Someone asked me why it is six sigma? why not five sigma? Asking positively
I went to a conference in 1994 and Motorola did make a presentation at it about their new “six sigma”. What it came down to was they had implemented SPC in their processes, and the question had come up - how long should we keep continually improving? The answer was determined to be - until the specification limits were six standard deviations from the average line. Sounded like it was more an empirical and experiential thing than a theory (about the same as asking why control limts are at three standard deviations from the average).
I went to a Boeing presentation at the ASQ national in Seattle last year. A Boeing executive said - forget six sigma, in some aircraft applications they were going to nine sigma as the standard.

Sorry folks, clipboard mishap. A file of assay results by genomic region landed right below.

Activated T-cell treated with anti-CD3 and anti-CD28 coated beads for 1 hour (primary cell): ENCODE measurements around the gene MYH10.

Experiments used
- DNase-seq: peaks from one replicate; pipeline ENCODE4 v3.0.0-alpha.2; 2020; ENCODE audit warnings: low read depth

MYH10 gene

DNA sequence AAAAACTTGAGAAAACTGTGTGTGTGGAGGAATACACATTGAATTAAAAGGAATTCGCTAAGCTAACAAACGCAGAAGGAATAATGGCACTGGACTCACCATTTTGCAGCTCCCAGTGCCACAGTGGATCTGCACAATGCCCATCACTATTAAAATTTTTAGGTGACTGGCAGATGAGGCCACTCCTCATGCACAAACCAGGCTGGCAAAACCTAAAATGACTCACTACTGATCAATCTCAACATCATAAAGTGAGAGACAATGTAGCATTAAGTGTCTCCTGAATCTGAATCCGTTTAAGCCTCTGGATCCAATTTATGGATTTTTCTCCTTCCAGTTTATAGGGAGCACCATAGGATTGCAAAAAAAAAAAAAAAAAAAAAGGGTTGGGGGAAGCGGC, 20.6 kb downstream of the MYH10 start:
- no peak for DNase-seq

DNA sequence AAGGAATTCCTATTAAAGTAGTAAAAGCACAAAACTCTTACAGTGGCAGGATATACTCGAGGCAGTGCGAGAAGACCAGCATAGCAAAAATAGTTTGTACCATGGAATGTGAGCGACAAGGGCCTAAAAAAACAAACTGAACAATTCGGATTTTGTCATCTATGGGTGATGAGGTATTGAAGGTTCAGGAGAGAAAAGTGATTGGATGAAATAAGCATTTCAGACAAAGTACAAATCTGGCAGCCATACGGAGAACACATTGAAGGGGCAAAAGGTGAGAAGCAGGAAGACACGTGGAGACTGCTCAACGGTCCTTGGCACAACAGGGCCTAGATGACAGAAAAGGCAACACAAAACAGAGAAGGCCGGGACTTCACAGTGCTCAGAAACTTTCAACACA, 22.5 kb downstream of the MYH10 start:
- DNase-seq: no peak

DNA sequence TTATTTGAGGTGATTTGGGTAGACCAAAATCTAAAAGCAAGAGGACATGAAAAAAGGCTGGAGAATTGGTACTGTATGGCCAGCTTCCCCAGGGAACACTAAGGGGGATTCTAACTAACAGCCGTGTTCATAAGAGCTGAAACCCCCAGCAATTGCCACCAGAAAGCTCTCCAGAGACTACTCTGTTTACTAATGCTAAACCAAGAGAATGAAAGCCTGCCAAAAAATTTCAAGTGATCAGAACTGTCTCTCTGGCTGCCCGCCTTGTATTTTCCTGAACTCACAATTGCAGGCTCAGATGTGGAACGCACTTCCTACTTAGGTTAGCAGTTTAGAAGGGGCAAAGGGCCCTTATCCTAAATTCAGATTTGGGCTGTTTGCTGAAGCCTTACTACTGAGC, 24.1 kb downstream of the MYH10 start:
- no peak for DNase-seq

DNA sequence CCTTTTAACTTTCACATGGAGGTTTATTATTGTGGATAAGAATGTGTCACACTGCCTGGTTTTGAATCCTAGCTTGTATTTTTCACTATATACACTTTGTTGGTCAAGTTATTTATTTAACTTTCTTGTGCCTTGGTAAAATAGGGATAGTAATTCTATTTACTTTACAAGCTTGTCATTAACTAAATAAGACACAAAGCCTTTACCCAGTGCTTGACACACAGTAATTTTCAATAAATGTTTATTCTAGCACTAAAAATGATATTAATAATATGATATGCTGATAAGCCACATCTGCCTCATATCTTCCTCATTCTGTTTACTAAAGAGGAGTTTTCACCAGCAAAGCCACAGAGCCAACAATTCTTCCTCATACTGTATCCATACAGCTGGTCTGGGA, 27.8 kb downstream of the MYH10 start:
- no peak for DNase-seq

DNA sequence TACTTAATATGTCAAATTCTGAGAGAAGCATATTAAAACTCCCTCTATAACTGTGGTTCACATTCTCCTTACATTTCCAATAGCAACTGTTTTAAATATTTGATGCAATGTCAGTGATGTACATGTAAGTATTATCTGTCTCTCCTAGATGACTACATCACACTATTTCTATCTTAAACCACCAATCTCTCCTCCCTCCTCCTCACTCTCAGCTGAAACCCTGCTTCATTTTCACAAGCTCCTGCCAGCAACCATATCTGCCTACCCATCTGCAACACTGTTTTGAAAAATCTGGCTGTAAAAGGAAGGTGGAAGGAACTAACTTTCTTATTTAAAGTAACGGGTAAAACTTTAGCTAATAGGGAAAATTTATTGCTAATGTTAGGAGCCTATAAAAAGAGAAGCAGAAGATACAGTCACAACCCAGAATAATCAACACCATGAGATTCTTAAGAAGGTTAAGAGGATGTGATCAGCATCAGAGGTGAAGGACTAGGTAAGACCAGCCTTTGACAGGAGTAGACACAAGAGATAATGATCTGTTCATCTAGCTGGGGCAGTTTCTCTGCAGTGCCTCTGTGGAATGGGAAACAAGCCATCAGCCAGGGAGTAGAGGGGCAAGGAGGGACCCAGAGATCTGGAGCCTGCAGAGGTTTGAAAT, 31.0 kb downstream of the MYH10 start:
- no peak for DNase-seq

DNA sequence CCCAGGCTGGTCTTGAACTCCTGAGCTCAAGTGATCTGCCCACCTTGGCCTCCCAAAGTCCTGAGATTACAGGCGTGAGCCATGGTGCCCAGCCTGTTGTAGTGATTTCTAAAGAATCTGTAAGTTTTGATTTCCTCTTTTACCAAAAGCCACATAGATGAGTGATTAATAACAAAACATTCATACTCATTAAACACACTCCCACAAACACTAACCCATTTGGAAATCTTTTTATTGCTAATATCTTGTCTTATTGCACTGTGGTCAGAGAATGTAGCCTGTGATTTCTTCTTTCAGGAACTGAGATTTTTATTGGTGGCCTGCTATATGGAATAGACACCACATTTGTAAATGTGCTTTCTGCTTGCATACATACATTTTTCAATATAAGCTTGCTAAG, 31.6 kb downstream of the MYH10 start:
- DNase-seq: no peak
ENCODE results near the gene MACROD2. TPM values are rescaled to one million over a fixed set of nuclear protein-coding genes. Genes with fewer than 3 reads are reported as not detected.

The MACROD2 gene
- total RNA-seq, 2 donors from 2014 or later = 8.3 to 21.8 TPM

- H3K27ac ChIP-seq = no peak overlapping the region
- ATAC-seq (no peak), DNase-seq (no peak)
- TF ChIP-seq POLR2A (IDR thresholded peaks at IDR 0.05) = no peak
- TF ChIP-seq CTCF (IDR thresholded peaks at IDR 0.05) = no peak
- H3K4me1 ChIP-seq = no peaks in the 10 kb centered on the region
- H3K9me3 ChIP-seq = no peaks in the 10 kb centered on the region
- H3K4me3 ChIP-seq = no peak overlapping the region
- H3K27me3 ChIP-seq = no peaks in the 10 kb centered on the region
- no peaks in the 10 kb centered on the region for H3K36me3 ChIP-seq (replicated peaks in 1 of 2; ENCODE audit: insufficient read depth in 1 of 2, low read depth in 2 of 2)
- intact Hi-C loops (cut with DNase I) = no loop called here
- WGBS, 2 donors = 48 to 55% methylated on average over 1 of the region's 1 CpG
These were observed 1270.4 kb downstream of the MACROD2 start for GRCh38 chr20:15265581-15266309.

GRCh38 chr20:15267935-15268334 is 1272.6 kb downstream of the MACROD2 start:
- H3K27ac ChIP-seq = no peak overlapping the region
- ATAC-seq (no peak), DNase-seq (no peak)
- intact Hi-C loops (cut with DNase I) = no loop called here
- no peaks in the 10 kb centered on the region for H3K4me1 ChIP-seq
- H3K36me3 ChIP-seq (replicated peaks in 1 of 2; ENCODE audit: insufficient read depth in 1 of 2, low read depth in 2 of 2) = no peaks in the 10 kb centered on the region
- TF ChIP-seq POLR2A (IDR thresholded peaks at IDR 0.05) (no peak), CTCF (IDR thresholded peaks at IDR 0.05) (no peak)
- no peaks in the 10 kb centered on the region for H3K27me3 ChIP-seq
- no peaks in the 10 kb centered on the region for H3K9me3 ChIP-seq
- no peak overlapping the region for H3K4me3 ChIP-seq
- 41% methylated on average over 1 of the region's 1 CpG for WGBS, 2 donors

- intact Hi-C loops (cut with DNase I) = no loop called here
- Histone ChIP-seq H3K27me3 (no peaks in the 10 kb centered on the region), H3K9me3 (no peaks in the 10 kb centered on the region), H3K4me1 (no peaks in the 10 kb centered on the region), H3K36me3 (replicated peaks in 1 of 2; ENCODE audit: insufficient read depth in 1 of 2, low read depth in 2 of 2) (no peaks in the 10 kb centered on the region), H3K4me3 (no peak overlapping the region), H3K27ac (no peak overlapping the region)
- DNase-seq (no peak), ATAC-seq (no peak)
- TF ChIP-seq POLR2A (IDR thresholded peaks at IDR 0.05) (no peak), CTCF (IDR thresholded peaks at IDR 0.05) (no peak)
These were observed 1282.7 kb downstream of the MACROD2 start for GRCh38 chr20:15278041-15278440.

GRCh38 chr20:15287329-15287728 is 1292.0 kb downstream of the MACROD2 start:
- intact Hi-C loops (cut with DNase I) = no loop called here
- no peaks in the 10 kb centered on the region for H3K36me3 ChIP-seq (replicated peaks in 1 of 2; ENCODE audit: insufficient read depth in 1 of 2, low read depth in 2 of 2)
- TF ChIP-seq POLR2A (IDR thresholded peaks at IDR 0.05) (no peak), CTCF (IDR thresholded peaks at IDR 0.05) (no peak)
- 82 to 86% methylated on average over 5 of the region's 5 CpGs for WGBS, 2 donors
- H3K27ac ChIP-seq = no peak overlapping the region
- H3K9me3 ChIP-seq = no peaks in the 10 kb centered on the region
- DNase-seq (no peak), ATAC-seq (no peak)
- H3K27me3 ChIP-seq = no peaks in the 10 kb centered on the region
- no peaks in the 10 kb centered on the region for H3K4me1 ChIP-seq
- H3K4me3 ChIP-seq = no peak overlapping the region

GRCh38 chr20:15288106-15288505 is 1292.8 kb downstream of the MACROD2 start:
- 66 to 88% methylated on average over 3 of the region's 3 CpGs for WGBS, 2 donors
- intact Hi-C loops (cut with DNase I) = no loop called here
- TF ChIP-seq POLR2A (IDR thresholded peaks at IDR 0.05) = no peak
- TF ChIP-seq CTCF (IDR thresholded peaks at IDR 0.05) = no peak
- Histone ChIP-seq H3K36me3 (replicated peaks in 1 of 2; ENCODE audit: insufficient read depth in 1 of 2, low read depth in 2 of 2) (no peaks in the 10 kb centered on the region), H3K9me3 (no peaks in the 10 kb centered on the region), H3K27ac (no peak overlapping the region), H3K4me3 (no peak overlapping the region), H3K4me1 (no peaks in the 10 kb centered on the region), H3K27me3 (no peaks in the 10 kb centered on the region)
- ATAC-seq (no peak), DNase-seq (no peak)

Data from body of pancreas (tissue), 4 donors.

Because six is better than five.
Six Sigma- 3.4 defects per million opportunities – or 99.9997% error-free. Five Sigma 230 defects per million opportunities – or 99.8% error-free.
Four Sigma 6,200 defects per million opportunities – or 99.4% error-free.
Three Sigma- about 66,810 defects per million- or 93% error-free
Two Sigma- about 308,500 defects per million- or 69% error-free
clients can be assured a high level of satisfaction with six sigma. beyond that i think only the automotive industry and some aviation companies use 12 sigma.
Worked in Motorola for a time, prior to six sigma, we used to call it ‘5 nines’ quality (99.999%). As in 99.99% was good but if we could reach 99.999% quality then we would be ahead of the competitors. The following year six sigma came into vogue.